Painting sonnet 87 (June 22 — July 7, 2016)

Lena Levin. Sonnet 87: Farewell, though art too dear for my possessing.
Lena Levin. Sonnet 87: Farewell, though art too dear for my possessing.

Farewell! thou art too dear for my possessing,
And like enough thou know’st thy estimate,
The charter of thy worth gives thee releasing;
My bonds in thee are all determinate.
For how do I hold thee but by thy granting?
And for that riches where is my deserving?
The cause of this fair gift in me is wanting,
And so my patent back again is swerving.
Thy self thou gavest, thy own worth then not knowing,
Or me to whom thou gav’st it else mistaking;
So thy great gift, upon misprision growing,
Comes home again, on better judgement making.
Thus have I had thee, as a dream doth flatter,
In sleep a king, but waking no such matter.

William Shakespeare. Sonnet 87

The work on this sonnet translation was somewhat haphazard, with short and erratic studio sessions (and woefully irregular studio notes).

There was an excuse: the on-going construction work on our building. The building was as well as de-constructed around us and is now being put together again. This has meant a lot of deafening noise and commotion, and, quite often, construction workers’ friendly faces looking right into our windows (including bathroom windows and studio windows, both at most importune moments).

And there was what felt like a deeper reason. This sonnet begins a new sub-sequence, a new multi-sonnet composition. A “farewell” sequence, hence a series of painting united by the motive of “letting go”. Immersing myself in it sent me into a full-blown existential crisis (partly reflected in the last week’s series of essays).

It sounds irrational, but these two don’t feel completely unrelated, but rather like two manifestations of essentially the same thing. The experience of construction work on a building you live in is like a metaphor of reality crumbling around you, and then slowly repairing itself back into a semblance of stability.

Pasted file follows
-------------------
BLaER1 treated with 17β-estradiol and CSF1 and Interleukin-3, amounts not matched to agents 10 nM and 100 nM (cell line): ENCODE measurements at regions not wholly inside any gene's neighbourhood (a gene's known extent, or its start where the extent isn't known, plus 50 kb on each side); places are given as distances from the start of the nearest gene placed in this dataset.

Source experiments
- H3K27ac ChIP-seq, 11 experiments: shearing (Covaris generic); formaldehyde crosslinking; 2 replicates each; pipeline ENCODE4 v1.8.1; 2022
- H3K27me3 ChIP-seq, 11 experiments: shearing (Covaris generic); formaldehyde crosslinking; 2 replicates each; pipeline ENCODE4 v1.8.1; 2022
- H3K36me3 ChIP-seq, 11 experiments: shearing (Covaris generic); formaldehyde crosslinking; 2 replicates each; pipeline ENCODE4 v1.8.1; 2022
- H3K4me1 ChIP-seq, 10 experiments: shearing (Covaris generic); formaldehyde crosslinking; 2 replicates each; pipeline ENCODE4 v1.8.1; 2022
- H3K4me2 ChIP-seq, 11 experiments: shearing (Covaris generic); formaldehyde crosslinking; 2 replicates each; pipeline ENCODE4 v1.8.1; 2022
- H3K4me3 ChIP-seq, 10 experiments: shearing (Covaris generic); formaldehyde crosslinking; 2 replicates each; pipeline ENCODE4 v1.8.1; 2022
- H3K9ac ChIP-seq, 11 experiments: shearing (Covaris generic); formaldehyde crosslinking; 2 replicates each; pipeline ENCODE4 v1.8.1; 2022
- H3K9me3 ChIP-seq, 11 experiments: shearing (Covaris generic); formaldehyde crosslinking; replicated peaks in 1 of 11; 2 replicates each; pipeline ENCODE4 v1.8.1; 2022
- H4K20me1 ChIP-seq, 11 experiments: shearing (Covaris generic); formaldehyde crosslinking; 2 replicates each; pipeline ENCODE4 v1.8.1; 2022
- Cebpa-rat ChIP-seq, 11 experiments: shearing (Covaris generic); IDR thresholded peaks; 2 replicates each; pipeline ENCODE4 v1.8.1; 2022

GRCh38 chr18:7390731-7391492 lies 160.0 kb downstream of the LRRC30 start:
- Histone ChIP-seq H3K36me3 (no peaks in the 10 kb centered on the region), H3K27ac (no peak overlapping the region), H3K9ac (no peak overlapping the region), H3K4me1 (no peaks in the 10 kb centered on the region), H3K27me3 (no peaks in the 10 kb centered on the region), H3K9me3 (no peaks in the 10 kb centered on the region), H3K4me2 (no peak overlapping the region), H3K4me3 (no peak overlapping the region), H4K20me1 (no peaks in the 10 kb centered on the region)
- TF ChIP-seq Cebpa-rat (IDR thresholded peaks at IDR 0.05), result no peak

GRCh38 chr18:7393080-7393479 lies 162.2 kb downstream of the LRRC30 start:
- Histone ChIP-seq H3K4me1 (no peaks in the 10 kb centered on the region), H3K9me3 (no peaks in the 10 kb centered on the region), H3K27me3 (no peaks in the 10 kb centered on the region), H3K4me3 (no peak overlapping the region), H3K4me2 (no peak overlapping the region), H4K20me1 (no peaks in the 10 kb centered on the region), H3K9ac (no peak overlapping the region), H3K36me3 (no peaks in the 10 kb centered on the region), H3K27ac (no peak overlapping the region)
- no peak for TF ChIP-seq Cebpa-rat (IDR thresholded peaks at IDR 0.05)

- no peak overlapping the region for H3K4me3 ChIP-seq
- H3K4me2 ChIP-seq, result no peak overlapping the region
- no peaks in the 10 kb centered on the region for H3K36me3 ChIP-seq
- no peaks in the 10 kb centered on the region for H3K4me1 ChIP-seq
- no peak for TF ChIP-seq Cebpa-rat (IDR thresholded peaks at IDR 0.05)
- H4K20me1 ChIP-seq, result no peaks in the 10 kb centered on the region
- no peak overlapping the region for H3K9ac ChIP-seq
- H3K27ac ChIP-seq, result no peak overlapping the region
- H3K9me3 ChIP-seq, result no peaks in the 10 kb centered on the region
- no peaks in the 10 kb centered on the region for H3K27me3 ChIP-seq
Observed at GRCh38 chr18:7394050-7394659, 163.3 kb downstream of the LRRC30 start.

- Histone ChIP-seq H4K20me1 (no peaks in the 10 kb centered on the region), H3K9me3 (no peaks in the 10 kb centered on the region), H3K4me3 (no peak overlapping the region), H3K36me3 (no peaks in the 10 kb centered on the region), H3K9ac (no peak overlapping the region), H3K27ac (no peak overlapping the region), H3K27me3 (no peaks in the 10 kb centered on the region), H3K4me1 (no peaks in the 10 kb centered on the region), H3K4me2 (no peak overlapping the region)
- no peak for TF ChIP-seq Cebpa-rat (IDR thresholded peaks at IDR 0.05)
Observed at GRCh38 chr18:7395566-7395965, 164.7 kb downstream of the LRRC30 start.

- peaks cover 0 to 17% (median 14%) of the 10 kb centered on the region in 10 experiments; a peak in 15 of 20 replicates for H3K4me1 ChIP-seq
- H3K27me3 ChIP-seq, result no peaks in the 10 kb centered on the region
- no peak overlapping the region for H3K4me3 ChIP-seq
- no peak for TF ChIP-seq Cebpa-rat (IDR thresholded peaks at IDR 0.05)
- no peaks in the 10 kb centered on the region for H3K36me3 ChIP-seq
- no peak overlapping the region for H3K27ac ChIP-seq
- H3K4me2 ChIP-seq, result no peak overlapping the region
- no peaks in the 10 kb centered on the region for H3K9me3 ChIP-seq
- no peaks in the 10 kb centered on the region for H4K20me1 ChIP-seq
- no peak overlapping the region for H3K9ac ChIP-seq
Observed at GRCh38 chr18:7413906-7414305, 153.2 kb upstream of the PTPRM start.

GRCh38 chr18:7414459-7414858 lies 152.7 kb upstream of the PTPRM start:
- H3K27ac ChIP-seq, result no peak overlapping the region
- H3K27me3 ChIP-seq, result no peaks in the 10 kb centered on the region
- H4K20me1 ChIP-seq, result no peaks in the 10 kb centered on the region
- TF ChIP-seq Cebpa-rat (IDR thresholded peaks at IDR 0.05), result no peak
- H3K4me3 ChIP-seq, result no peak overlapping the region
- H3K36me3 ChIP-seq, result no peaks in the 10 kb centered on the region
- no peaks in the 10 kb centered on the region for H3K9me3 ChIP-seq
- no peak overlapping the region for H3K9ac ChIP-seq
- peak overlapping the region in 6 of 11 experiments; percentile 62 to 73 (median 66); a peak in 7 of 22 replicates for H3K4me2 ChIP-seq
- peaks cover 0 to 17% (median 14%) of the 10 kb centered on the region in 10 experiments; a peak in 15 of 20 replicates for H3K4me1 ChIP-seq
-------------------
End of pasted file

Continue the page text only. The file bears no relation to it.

I think Cat has had a similar experience.

We, at least, had had some warning, and some kind of reasonable understanding of what was happening, and why it was necessary. Her world was shaking (noisily) without any warning, without any rhyme and reason.

But she has this uncanny ability to adjust to anything the life throws her way after a minimal exposure to new experiences. And she also has me to look at with this questioning expression on her face — so I had to keep calm if only to reassure her that all is right in the world. Another metaphor, I suppose.     

All in all, it feels like a miracle that this sonnet got painted during this time at all.

June 22, 2016

There is this weakness, softness, femininity in the sonnet. The impression is mostly due to feminine rhymes, so unusual for Shakespeare, these repetitive ing endings. Visually, the verse invokes Renoir’s seascapes. The first colour associations are around light violets and deep greens, but it’s all very vague still.

June 24, 2016

A clearer vision of the future painting in meditation: a diagonally divided picture plane, with a seascape with distant land on the right (very dreamy, very sad), and a still life with bills and charters on the left.

A moment of panic: where will I find historically accurate bills and charters to paint from? I saw such documents from Shakespeare’s time in museums, but there is no chance I can get something like that into the studio.